In 1970 on the U.S. East Coast, before there were murals or graffiti “pieces,” even before people began experimenting with bubble letters and stylish numbers, there was the “tag,” and the tag was everything. A stylized signature used to mark trains, walls, stalls, halls, bus stops and more, the tag was the first thing an aspiring “writer” had to create and disseminate to make a name for his- or herself. Made famous on New York City trains, the tag as we know it traces its lineage back to 1967 Philadelphia, when a young Darryl “Cornbread” McCray became known for writing “Cornbread Loves Cynthia” all over the city in hopes of attracting the young lady’s attention. Later on, McCray shortened the tag to just “Cornbread,” and over the next few years he left his tag everywhere, from the side of the Jackson Five’s 747 to the side of an elephant at the city zoo. Unquestionably, Cornbread won local fame, but the practice of tagging would not stop there. As McCray himself puts it in one interview, other folks thought “if he can get that from writing on walls, then so can I.”1 Tagging then spread beyond Philly to New York, and by the early 1970s the tag would not only include the writer’s name but also their street number. Thus the first kings and queens of graffiti would be writers like Lee 163, Barbara and Eva 62, Charmin 65, and Taki 183.
According to some writers and photographers like Martha Cooper, we are witnessing a “return of the tag” in contemporary graffiti culture. This is in part a delayed reaction to the increased popularity, commercialization, and government co-optation of graffiti that has been unfolding since the mid-1980s. In fact, the first mural arts projects developed in cities like Chicago, Philadelphia, and New York during this period were geared towards rehabilitating graffiti “vandals” by employing them in community artworks geared towards local economic revitalization projects. This coincided with the opening of galleries dedicated to graffiti “pieces” (short for “masterpiece”) of singular, well-known writers, as well as the development of neighborhood arts associations that commission known writers to paint murals. The proliferation of such spaces now grants some artists not only legal security but also more time and permission to construct elaborate designs, leading public spectators, building developers, and investors to consider graffiti murals not only as fine art with the requisite amount of “time” invested in the product, but as commodifiable culture that can be sold to hipster, young professional, and millennial markets.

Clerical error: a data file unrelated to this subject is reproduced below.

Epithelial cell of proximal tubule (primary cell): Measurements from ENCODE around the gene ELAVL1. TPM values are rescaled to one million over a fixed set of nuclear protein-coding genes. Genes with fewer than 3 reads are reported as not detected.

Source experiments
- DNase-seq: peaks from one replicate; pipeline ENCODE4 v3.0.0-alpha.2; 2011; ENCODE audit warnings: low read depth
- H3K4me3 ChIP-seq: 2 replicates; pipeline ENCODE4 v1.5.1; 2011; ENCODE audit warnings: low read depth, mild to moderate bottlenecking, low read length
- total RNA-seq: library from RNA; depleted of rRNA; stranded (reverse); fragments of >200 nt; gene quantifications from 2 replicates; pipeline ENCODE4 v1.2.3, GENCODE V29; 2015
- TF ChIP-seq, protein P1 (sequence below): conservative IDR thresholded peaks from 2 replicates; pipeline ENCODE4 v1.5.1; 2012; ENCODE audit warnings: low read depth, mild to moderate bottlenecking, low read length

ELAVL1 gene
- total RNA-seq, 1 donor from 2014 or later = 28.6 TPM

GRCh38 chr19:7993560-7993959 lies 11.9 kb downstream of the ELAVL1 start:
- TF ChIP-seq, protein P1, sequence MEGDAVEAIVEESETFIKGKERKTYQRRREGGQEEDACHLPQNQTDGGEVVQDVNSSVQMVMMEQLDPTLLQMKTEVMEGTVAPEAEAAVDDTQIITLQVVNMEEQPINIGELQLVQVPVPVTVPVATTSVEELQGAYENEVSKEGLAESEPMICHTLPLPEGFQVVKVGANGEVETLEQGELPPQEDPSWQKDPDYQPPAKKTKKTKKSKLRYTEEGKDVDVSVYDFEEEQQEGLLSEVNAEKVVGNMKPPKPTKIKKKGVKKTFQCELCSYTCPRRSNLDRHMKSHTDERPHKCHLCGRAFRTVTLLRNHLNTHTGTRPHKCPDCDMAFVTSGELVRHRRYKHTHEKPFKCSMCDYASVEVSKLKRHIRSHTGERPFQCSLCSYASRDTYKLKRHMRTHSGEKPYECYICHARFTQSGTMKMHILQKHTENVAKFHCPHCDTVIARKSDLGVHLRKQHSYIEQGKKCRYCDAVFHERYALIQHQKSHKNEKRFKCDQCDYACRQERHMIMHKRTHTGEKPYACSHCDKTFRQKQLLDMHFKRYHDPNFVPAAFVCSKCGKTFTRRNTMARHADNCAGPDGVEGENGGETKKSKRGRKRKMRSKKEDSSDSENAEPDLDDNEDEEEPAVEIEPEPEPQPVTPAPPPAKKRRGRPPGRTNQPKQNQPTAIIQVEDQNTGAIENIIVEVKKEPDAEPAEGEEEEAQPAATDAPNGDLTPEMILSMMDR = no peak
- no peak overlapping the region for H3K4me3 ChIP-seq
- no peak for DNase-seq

Despite there being several legal avenues for writing and painting “pieces” on walls, the fact remains that only a select number of writers can hope to be commissioned or be offered mural work. Commissioned work not only introduces questions of capital into graffiti, but also questions about privilege and opportunity. Thus, it should come as little surprise that there are many artists and writers who still desire or prefer graffiti scenes that remain outside of these legal networks, and the tag, as something that remains noncommissioned and that still contains a strong element of illegality and transgression, works for this purpose.